13. Let her not put him, &c. See Mark x. 12, and Doddridge. 14. By the wife. The believing wife, as the structure of the passage evidently suggests; and so by the husband," must be meant the believing
Servants and freemen.
I CORINTHIANS VII.
18 churches. Hath any man been called, being circumcised? let him not become uncircumcised. Hath any man been called in uncircumci19 sion? let him not be circumcised. Circumcision is nothing, and uncircumcision is nothing, but the keeping of the commandments of God is 20 necessary. Let every man remain in the same 21 calling wherein he was called. Wast thou called being a servant? care not for it: but if 22 thou canst be made free, use it rather. For he that is called in the Lord, being a servant, is the freeman of the Lord: in like manner also he that is called, being a freeman, is the ser23 vant of Christ. Ye were bought with a price; 24 become not ye servants to men. Brethren, let every man remain with God, in that state wherein he was called.
25 Now concerning single persons I have no commandment of the Lord; but I give my judgment, as having obtained mercy of the Lord to be 26 faithful. I judge therefore that this is good because of the present distress; I say, that it 27 is good for a man to continue as he is. Art thou bound to a wife? seek not to be loosed. Art thou loosed from a wife? seek not a wife. 28 But if thou marry, thou hast not sinned; and if a virgin marry, she hath not sinned. Never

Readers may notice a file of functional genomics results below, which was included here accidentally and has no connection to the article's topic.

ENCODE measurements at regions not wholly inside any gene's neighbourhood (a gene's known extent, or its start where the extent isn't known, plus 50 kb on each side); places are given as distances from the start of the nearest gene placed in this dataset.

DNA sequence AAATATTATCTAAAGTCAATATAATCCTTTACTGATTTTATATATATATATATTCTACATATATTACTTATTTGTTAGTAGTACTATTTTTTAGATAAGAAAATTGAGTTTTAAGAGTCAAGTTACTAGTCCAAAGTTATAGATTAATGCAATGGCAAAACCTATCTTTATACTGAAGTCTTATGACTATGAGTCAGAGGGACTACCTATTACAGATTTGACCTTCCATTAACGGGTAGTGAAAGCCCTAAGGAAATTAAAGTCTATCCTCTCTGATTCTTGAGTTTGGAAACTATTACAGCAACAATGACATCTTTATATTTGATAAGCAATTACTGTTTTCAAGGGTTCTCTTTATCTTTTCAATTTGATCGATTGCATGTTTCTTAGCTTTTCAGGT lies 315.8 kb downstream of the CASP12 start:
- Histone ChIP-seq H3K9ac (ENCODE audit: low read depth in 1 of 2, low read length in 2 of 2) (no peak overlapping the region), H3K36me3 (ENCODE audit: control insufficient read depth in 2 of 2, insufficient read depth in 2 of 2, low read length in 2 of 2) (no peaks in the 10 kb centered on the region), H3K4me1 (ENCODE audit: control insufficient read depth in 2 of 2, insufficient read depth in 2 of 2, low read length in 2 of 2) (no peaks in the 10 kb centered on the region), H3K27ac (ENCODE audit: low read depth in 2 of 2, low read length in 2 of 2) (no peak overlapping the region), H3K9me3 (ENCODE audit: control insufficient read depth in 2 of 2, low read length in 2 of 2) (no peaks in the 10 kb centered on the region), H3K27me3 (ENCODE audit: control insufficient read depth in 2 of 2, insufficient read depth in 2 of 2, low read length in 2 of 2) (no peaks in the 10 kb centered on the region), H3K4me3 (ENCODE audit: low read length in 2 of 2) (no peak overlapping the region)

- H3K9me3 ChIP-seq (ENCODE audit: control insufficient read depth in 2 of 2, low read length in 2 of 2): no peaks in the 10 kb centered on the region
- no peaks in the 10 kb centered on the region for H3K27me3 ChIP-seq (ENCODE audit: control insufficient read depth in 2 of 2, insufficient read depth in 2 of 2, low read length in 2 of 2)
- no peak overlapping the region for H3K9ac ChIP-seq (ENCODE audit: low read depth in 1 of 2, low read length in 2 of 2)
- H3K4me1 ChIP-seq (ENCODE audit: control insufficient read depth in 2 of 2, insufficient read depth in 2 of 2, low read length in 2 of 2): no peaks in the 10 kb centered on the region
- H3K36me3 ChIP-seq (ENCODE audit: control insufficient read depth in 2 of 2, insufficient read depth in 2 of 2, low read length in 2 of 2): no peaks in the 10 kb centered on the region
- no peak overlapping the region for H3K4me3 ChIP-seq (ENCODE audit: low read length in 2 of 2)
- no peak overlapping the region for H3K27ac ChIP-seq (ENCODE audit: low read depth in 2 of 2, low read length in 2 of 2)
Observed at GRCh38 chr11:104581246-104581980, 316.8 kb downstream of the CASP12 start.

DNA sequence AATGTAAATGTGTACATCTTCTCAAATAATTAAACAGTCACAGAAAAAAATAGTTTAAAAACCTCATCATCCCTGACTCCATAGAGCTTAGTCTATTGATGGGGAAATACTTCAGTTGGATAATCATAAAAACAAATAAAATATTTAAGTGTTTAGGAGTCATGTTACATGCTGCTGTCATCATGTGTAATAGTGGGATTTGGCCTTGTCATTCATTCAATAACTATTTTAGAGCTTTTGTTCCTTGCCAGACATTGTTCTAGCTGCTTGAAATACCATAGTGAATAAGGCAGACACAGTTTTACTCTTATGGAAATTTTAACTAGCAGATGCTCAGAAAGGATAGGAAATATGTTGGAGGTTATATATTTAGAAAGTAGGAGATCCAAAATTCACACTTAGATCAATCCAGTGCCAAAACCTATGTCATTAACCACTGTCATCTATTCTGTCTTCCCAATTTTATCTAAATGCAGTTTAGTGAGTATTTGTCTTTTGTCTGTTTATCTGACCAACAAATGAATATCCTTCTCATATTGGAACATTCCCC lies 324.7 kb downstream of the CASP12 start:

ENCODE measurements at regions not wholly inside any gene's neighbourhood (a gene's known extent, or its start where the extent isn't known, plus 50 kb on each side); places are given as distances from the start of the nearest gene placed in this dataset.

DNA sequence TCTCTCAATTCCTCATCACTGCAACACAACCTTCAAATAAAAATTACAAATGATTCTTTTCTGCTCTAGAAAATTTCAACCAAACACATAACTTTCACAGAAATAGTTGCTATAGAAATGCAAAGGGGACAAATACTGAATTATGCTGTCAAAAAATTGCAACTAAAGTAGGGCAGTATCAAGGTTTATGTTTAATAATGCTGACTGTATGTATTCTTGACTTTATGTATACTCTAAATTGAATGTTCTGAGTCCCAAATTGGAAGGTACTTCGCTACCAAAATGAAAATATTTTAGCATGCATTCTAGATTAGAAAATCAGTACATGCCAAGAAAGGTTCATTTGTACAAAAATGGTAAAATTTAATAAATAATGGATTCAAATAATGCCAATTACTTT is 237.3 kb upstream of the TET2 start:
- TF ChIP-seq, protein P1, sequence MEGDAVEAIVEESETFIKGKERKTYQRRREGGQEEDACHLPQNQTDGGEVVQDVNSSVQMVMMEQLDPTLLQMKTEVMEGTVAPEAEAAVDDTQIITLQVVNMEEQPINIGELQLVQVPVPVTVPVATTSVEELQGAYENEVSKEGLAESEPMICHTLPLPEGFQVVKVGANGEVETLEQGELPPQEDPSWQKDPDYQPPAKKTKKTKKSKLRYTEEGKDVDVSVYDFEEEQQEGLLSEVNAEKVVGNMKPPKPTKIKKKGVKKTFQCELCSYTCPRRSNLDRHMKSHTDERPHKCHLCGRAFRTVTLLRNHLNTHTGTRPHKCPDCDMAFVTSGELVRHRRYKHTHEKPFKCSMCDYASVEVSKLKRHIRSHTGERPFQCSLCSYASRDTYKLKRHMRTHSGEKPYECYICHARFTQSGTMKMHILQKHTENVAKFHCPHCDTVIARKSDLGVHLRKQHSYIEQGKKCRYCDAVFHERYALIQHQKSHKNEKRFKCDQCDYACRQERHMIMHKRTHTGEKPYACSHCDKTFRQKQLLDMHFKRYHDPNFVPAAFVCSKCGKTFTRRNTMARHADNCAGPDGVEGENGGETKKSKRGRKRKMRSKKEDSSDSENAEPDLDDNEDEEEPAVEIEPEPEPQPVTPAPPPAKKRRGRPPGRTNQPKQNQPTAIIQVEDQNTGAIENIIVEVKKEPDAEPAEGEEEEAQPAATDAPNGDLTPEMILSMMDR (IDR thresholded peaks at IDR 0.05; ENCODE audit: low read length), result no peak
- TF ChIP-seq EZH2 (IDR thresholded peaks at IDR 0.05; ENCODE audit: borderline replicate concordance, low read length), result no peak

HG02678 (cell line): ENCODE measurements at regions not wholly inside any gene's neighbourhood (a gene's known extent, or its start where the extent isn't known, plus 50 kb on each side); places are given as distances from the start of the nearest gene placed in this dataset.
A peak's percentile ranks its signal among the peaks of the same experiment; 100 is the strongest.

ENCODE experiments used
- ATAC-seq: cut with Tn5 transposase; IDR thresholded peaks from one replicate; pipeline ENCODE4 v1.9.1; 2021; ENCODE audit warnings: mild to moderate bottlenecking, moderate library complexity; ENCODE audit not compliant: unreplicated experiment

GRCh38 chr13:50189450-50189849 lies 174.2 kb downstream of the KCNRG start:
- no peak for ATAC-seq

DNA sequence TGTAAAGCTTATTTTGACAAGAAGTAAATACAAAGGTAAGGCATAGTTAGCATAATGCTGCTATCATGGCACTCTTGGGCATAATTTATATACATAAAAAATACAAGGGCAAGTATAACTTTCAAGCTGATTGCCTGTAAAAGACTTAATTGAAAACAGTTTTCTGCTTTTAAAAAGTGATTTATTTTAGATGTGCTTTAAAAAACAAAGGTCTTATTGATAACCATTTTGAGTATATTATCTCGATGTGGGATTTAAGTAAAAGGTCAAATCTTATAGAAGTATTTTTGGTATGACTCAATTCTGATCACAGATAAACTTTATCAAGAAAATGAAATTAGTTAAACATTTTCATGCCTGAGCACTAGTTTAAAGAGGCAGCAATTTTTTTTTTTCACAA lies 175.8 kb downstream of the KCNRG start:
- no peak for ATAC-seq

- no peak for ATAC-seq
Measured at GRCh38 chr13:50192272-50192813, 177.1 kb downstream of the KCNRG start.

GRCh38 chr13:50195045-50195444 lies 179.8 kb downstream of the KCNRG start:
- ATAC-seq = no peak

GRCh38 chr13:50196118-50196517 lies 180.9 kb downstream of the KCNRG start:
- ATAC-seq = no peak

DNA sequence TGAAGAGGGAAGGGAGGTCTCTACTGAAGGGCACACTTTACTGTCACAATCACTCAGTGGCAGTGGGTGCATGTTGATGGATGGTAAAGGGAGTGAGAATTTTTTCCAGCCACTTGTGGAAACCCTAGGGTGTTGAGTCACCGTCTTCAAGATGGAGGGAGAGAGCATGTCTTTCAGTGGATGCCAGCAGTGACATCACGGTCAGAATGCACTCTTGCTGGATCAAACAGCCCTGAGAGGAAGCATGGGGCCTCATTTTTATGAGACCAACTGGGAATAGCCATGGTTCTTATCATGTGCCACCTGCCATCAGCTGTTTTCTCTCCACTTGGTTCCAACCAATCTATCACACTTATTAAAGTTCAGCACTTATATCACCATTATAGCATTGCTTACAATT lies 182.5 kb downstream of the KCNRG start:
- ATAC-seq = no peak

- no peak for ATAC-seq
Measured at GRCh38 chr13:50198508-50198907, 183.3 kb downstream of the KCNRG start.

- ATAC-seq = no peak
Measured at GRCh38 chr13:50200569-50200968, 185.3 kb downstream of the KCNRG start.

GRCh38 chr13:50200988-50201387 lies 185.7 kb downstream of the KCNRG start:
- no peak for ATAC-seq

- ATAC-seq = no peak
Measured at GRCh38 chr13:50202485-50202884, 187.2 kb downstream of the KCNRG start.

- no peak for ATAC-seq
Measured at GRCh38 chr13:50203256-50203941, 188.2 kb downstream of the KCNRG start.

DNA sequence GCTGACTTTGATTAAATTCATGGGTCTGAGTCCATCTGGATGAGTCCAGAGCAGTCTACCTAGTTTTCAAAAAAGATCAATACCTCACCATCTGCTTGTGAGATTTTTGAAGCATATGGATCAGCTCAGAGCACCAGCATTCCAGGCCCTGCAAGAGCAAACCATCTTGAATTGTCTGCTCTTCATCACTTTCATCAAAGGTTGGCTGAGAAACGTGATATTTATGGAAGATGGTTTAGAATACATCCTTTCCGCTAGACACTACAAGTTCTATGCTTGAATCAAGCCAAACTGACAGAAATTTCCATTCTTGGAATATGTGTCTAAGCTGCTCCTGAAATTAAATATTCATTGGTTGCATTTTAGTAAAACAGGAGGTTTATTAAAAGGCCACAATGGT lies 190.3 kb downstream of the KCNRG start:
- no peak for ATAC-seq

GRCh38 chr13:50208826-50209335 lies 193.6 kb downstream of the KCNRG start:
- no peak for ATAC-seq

Liberty of single persons..
theless, such will have trouble in the flesh: but I spare you. However this I say, brethren, 29 the time is short. It remaineth, that they that have wives be as though they had none; And 30 they that weep, as though they wept not; and : they that rejoice, as though they rejoiced not; and they that buy, as though they possessed not; And they that use this world, as though 31 they used it not for the fashion of this world passeth away. But I would have you without 32 anxious care. He that is unmarried careth for the things of the Lord, how he may please the Lord: But he that is married careth for the 33 things of the world, how he may please his wife. There is a difference also between a wife 34 and a virgin. The unmarried woman careth for the things of the Lord, that she may be holy both in body and in spirit; but she that is married careth for the things of the world, how she may please her husband. And this I speak 35 for your own advantage; not that I may cast a snare upon you, but for that which is becoming, and that ye may attend upon the Lord without distraction.